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  • Nicaragua is one of several countries who have rejected Peru's attempt to bar Venezuela from the Summit of the Americas.

    Nicaragua is one of several countries who have rejected Peru's attempt to bar Venezuela from the Summit of the Americas. | Photo: EFE

Published 21 March 2018

According to the Nicaraguan president the measure “goes against the... Proclamation of Latin America and the Caribbean as a peace zone.”

The government of Nicaragua has published a letter condemning Peru's decision to exclude Venezuela from the VIII Summit of the Americas, scheduled to take place in April, in Lima, Peru. In the letter, which was made public after Peru’s Foreign Minister Cayetana Aljovín confirmed receipt, on Tuesday urged Peru to reconsider the decision and harshly criticised their anti-peace stance.

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Citing a proclamation signed by members of the Community of Latin American and Caribbean States (Caricom)in 2014 by all regional governments. Nicaraguan President Daniel Ortega told his Peruvian counterpart, Pedro Pablo Kuczynski (PPK), the banning of Nicolas Maduro is "contrary to the Purposes and Principles of the Charter of the United Nations and the Proclamation of Latin America and the Caribbean as a Zone of Peace." 

Members who signed the proclamation seek to "solve disputes through peaceful means with the aim of uprooting forever the threat or use of force" and committed to observe "their strict obligation not to intervene, directly or indirectly, in the internal affairs of any other State and observe the principles of national sovereignty, equal rights and self-determination of peoples..." according to Ortega.

"Acts like this go against the Legal and Political Foundations that underpin the Summits of the Americas, which seek Equality and Respect among the Member States that, of course, are framed in the Plurality of existing ideologies in the Region. To act differently would be founding a bad precedent that would lead us to regulate the Integration Processes under arbitrary, intolerant and unilateral behavior," Ortega added.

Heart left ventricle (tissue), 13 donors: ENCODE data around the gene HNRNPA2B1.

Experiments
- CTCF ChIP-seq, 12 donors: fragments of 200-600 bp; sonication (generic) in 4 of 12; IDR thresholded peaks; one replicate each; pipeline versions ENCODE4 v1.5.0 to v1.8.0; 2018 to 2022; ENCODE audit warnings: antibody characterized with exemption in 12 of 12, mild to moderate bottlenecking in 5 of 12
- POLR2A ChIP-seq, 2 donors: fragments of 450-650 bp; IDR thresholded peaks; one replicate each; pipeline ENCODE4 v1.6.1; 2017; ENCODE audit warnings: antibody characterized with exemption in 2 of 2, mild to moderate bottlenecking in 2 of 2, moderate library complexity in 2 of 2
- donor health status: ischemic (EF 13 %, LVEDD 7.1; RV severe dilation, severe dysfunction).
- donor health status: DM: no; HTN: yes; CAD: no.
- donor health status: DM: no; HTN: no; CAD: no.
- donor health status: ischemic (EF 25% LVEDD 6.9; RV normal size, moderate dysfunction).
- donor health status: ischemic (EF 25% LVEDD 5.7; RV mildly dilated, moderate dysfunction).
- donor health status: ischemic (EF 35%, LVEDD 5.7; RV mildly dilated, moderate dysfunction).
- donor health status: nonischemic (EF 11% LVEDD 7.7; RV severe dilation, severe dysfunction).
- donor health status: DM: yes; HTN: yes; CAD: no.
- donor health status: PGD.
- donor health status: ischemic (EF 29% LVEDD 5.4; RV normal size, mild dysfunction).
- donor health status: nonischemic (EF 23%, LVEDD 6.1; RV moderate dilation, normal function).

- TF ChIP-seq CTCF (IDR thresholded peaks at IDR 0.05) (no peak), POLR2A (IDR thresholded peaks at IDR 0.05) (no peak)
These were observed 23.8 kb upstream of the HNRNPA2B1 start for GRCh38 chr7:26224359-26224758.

In February, Peru announced the decision to disinvite Venezuelan President Nicolas Maduro from the summit after a meeting of the Lima Group, an ad-hoc alliance of 14 countries, which was created in August 2017 to "monitor" Venezuela until the country “returns to democracy.”

The United States has welcomed the move while Venezuela and others have argued that the Group has no power to decide which member states can or cannot attend the Organization of American States, OAS, meeting.

Latin American countries, including Bolivia, Cuba, Ecuador, Uruguay, Antigua and Barbuda, and Nicaragua have shown solidarity with Venezuela.

According to the Peruvian government, the decision to cancel Venezuela’s invitation to the Summitt was taken in observance of “what is established in the Quebec declaration adopted in the III Summit of the American in 2001,” which establishes that any alteration to the democratic order excludes a member’s participation.

However, the announcement by Lima coincided with former U.S. Secretary of State Rex Tillerson's Latin American tour, during which he announced further economic sanctions on Venezuela and hinted at a military coup in the South American country.

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